Tuesday, December 13, 2011

Interview with Tracy Barrett, author of Dark of the Moon

Tracy Barrett is the author of Dark of the Moon, a retelling of the myth of the minotaur. I previously reviewed the book and you can read my review here. To learn more about Tracy and her books, you can also visit her website.

What inspired you to write a more "realistic" version of the myth of the minotaur?

The minotaur myth as we know it is a garbled retelling by Greek travelers (traders, sailors, whatever) of the religion of ancient Crete, an island that is now part of Greece but that in the Bronze Age was a foreign country to the mainland Greeks. The Cretans worshipped the moon, perhaps as a cow, and the sun in the form of a bull-god. The Greek travelers must have seen a ritual where a shaman or priest wearing a bull's-head mask ritually wed a priestess of the moon, and came back with a strange story of a half-man, half-bull that ate people (the Cretans might have practiced human sacrifice, but even if they didn't, it was in the best interests of the Greeks to cast their rivals, the Cretans, in the worst possible light).

The story we have is full of inconsistencies.

Why would you keep a man-eating monster in a labyrinth? The minotaur wasn't too bright but surely after years and years of confinement, he'd find his way out.
Why would Theseus sail home with a black sail on his ship, after telling his father that a black sail would mean that he had died? Would you really forget to hang a white sail?
Why would his father commit suicide upon seeing the black sail, when he had sent his son (whom he hadn't bothered to meet until he was a teenager) to certain death? Could he possibly have been surprised that he had supposedly died?

Why did Theseus take Ariadne, the minotaur's sister, away with him, and then dump her on the island of Naxos? If he didn't want her, why not just leave her on Crete?

And also, there are no motivations given for the actions of any of the characters in the story, except Theseus, whose motivation in killing the minotaur is to avoid getting eaten.

So I wanted to straighten out those inconsistencies, try to imagine a religion that could have given rise to the rituals that the Greeks so badly misunderstood, and make the characters in the drama more human by figuring out why they acted the way they did.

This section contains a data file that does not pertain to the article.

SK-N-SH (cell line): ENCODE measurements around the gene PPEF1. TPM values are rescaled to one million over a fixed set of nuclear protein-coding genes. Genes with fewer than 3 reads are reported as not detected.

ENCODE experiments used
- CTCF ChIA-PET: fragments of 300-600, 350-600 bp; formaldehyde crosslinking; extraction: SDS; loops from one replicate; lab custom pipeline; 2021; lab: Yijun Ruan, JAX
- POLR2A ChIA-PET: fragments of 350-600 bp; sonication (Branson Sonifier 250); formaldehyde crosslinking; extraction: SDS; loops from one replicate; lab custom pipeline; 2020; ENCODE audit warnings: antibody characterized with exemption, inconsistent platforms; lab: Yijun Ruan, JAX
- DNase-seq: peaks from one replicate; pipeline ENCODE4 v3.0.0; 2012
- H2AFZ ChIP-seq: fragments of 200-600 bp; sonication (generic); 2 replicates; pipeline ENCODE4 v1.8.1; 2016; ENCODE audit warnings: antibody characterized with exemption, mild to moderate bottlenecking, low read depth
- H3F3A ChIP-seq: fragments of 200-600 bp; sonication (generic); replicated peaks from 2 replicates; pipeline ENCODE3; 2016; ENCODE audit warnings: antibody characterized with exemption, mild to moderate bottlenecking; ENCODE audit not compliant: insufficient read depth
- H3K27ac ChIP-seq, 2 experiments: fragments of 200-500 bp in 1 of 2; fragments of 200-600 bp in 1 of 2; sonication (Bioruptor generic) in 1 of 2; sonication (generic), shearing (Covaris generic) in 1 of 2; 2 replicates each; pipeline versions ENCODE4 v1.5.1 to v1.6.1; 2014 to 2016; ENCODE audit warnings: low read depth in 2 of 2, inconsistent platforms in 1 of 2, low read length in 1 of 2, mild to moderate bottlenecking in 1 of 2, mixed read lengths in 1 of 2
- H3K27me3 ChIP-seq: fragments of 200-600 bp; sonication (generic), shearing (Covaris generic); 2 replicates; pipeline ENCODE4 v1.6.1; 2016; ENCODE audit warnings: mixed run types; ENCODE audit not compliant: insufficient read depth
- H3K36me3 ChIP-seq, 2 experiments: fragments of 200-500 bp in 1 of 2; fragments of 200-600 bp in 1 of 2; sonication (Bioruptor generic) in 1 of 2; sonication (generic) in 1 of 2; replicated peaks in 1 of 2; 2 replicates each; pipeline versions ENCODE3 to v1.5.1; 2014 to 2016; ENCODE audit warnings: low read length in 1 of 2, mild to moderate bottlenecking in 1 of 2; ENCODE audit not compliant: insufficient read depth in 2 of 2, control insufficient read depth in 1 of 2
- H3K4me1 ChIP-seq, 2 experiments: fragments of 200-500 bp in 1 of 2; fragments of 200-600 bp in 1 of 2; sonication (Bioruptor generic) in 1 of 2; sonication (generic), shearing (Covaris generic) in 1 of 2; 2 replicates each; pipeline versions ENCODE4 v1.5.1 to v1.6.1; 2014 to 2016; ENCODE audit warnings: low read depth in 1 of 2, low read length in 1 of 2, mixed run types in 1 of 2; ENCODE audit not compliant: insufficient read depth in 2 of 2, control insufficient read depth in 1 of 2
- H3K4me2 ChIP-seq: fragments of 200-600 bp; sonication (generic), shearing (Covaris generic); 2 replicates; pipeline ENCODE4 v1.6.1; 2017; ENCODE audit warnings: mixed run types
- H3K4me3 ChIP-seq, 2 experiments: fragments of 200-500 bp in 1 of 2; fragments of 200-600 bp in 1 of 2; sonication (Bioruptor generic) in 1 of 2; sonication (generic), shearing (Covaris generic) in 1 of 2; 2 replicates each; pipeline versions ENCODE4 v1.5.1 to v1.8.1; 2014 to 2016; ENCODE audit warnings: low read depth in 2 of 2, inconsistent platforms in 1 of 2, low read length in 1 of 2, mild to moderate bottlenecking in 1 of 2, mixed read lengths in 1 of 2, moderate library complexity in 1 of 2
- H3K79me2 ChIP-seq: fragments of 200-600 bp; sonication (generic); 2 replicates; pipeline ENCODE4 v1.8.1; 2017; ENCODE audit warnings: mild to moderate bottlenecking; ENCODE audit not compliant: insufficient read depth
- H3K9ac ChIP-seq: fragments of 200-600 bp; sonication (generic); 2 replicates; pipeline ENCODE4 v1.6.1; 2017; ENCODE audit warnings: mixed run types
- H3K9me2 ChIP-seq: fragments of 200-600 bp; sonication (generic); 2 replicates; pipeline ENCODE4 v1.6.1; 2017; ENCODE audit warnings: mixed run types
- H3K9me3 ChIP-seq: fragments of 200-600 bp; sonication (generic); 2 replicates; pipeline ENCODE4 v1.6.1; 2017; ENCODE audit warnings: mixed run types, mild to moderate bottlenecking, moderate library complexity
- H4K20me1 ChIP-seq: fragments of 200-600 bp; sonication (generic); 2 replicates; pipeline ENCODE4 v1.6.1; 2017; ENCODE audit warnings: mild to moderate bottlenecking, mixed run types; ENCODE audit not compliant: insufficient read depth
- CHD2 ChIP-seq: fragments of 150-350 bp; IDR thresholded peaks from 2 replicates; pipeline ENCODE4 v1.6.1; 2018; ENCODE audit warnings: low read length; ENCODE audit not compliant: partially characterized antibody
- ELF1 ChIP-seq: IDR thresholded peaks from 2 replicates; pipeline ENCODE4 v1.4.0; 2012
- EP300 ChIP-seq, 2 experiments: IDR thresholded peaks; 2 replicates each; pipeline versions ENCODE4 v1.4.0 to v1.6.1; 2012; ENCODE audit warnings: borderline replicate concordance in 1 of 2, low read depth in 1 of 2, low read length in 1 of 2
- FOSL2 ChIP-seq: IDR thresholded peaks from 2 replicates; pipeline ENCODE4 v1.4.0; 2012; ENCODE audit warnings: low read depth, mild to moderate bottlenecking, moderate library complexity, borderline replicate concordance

What kind of research did you do to try and make the characters and setting as accurate/realistic as possible?

I did lots and lots and lots of research! It helps that my major in college was Classics and that I've spent time on Crete. But I still had to look up a lot of things, and many facts that I found gave me ideas, and then I had to research those ideas.

I started with The White Goddess by Robert Graves. I checked out the six mammoth volumes of The Palace of Minos by Sir Arthur Evans, the archaeologist who did the first real excavations there, and studied them intensively. I mostly used books, but I also did a lot of on-line research, including Google Earth to see the places where the story takes place.

I loved how the novel was told from the alternating viewpoints of Theseus and Ariadne. Do you have a favorite of the two main characters, or did you like them both equally? Was it difficult to make their voices sound different from each other?

I originally planned to have the whole story told in Ariadne's voice, but I soon figured out that she had led such a sheltered life that she couldn't really comment on it; she knew nothing different so it wouldn't occur to her to discuss the palace, her brother, her religion. I needed a narrator who was clueless about Crete so someone could explain things to him, and thus to the reader. So I brought in Theseus.

I like them both, but I think I like Ariadne more. She's so courageous and loving, aware of her duty but also aware that the world is changing and that she'll have to change along with it.

It seemed natural for Ariadne, who is mired in the past, to use the past tense in her narration, and Theseus, who's eager for the future, to use the present tense. I noticed after I had finished the first draft that Ariadne is always questioning herself, her mother, her life, and Theseus rarely does. So I went through and took out the few times that Theseus questions himself, to make the contrast between the two of them even stronger.

What are some of your own favorite books and authors?

I'll limit myself to just a few: Linda Sue Park, M. T. Anderson, Philip Pullman, Katherine Paterson.

When you are not writing, how do you enjoy spending your time?

I don't have much time! I'm also a college professor, but I'm quitting in May (see my blog, Goodbye, Day Job!). Maybe I'll be able to answer this question better after that, but at this point I can list reading, reading, reading, and knitting. I used to be a skydiver, but that was long ago, and I don't plan to pick it up again after I retire!

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